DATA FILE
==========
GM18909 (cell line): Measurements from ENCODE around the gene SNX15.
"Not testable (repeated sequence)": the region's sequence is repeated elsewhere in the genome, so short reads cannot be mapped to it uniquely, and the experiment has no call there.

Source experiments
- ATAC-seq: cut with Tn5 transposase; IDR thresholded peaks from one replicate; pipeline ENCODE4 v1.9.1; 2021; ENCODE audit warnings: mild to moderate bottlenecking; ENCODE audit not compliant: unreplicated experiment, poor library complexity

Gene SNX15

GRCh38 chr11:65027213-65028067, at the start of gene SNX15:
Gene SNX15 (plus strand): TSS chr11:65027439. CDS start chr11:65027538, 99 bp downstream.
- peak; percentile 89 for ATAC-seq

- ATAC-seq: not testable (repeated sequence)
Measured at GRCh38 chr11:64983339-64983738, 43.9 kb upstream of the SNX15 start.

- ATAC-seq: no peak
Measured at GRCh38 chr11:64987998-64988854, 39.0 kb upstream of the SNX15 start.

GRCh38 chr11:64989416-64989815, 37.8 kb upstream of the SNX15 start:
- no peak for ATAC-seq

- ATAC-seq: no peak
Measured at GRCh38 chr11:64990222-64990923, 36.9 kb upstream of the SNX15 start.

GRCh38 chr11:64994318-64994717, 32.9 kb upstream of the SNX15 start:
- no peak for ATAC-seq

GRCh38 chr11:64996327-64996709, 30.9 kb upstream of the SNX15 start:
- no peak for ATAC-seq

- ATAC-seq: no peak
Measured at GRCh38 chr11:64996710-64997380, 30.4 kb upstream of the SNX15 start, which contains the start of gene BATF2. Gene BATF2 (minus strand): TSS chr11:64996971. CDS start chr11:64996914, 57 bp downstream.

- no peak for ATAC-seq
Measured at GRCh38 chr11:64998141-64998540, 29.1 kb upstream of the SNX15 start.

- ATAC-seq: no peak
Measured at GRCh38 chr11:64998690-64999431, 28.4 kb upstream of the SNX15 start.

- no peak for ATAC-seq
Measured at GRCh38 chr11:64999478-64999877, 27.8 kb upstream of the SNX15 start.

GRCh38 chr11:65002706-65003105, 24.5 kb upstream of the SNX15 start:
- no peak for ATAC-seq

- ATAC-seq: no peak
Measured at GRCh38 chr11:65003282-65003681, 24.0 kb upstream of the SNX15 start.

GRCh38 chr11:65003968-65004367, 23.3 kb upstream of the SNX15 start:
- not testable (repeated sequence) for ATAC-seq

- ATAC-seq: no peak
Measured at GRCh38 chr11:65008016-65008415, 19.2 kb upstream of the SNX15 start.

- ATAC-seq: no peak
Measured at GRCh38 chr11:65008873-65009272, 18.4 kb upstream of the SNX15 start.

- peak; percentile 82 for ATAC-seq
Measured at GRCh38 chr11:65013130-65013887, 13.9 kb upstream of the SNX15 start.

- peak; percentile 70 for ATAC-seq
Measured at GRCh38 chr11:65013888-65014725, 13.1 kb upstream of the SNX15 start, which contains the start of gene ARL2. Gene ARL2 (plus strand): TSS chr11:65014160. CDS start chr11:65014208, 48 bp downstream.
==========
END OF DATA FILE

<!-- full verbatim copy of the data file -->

GM18909 (cell line): Measurements from ENCODE around the gene SNX15.
"Not testable (repeated sequence)": the region's sequence is repeated elsewhere in the genome, so short reads cannot be mapped to it uniquely, and the experiment has no call there.

Source experiments
- ATAC-seq: cut with Tn5 transposase; IDR thresholded peaks from one replicate; pipeline ENCODE4 v1.9.1; 2021; ENCODE audit warnings: mild to moderate bottlenecking; ENCODE audit not compliant: unreplicated experiment, poor library complexity

Gene SNX15

GRCh38 chr11:65027213-65028067, at the start of gene SNX15:
Gene SNX15 (plus strand): TSS chr11:65027439. CDS start chr11:65027538, 99 bp downstream.
- peak; percentile 89 for ATAC-seq

- ATAC-seq: not testable (repeated sequence)
Measured at GRCh38 chr11:64983339-64983738, 43.9 kb upstream of the SNX15 start.

- ATAC-seq: no peak
Measured at GRCh38 chr11:64987998-64988854, 39.0 kb upstream of the SNX15 start.

GRCh38 chr11:64989416-64989815, 37.8 kb upstream of the SNX15 start:
- no peak for ATAC-seq

- ATAC-seq: no peak
Measured at GRCh38 chr11:64990222-64990923, 36.9 kb upstream of the SNX15 start.

GRCh38 chr11:64994318-64994717, 32.9 kb upstream of the SNX15 start:
- no peak for ATAC-seq

GRCh38 chr11:64996327-64996709, 30.9 kb upstream of the SNX15 start:
- no peak for ATAC-seq

- ATAC-seq: no peak
Measured at GRCh38 chr11:64996710-64997380, 30.4 kb upstream of the SNX15 start, which contains the start of gene BATF2. Gene BATF2 (minus strand): TSS chr11:64996971. CDS start chr11:64996914, 57 bp downstream.

- no peak for ATAC-seq
Measured at GRCh38 chr11:64998141-64998540, 29.1 kb upstream of the SNX15 start.

- ATAC-seq: no peak
Measured at GRCh38 chr11:64998690-64999431, 28.4 kb upstream of the SNX15 start.

- no peak for ATAC-seq
Measured at GRCh38 chr11:64999478-64999877, 27.8 kb upstream of the SNX15 start.

GRCh38 chr11:65002706-65003105, 24.5 kb upstream of the SNX15 start:
- no peak for ATAC-seq

- ATAC-seq: no peak
Measured at GRCh38 chr11:65003282-65003681, 24.0 kb upstream of the SNX15 start.

GRCh38 chr11:65003968-65004367, 23.3 kb upstream of the SNX15 start:
- not testable (repeated sequence) for ATAC-seq

- ATAC-seq: no peak
Measured at GRCh38 chr11:65008016-65008415, 19.2 kb upstream of the SNX15 start.

- ATAC-seq: no peak
Measured at GRCh38 chr11:65008873-65009272, 18.4 kb upstream of the SNX15 start.

- peak; percentile 82 for ATAC-seq
Measured at GRCh38 chr11:65013130-65013887, 13.9 kb upstream of the SNX15 start.

- peak; percentile 70 for ATAC-seq
Measured at GRCh38 chr11:65013888-65014725, 13.1 kb upstream of the SNX15 start, which contains the start of gene ARL2. Gene ARL2 (plus strand): TSS chr11:65014160. CDS start chr11:65014208, 48 bp downstream.